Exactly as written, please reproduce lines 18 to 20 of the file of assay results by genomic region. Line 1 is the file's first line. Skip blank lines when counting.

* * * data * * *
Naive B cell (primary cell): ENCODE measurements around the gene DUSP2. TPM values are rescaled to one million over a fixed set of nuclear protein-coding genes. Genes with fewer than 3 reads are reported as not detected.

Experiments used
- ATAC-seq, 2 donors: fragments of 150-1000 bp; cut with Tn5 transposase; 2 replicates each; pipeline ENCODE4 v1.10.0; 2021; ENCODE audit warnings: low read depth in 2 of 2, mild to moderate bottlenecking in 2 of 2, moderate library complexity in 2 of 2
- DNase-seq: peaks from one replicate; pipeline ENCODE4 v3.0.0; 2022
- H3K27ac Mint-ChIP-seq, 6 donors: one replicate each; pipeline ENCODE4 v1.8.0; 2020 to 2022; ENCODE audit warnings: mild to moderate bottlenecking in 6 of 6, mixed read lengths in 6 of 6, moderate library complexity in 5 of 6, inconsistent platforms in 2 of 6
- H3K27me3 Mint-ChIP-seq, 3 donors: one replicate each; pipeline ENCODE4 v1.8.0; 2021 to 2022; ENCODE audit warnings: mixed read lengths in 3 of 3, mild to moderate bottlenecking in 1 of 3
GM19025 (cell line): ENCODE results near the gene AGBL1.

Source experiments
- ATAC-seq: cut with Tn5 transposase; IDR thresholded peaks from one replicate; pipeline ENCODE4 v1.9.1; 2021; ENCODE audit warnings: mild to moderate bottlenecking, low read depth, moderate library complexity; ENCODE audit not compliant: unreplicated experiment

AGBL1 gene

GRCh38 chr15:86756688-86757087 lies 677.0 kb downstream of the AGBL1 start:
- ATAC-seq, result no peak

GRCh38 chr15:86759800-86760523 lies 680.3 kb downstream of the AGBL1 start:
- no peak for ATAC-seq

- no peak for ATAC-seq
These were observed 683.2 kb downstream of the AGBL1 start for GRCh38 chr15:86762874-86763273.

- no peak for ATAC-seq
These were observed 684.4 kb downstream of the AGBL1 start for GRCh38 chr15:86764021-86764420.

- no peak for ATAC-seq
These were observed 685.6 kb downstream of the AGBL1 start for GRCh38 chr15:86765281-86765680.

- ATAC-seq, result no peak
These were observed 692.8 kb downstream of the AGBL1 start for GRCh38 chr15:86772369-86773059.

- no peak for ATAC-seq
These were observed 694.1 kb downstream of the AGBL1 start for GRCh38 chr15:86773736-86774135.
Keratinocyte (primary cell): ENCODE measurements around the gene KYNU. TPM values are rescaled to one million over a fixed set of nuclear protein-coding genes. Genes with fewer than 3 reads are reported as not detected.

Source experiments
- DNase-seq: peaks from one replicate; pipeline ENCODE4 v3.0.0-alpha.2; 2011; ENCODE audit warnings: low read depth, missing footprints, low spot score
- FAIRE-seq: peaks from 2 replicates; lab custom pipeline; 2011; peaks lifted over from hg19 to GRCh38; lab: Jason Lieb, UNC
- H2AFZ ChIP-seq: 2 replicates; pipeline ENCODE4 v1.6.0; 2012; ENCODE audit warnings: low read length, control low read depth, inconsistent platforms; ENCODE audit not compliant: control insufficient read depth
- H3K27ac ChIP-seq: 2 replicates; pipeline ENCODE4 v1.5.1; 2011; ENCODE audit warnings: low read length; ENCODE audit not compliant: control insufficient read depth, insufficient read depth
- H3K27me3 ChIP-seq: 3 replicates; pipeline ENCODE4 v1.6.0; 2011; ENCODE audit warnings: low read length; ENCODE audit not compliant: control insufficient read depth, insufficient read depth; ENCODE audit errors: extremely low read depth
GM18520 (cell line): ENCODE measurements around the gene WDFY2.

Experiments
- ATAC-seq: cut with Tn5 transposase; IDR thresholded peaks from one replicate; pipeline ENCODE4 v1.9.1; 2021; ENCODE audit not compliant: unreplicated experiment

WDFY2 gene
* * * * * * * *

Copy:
These were observed 684.4 kb downstream of the AGBL1 start for GRCh38 chr15:86764021-86764420.

- no peak for ATAC-seq
These were observed 685.6 kb downstream of the AGBL1 start for GRCh38 chr15:86765281-86765680.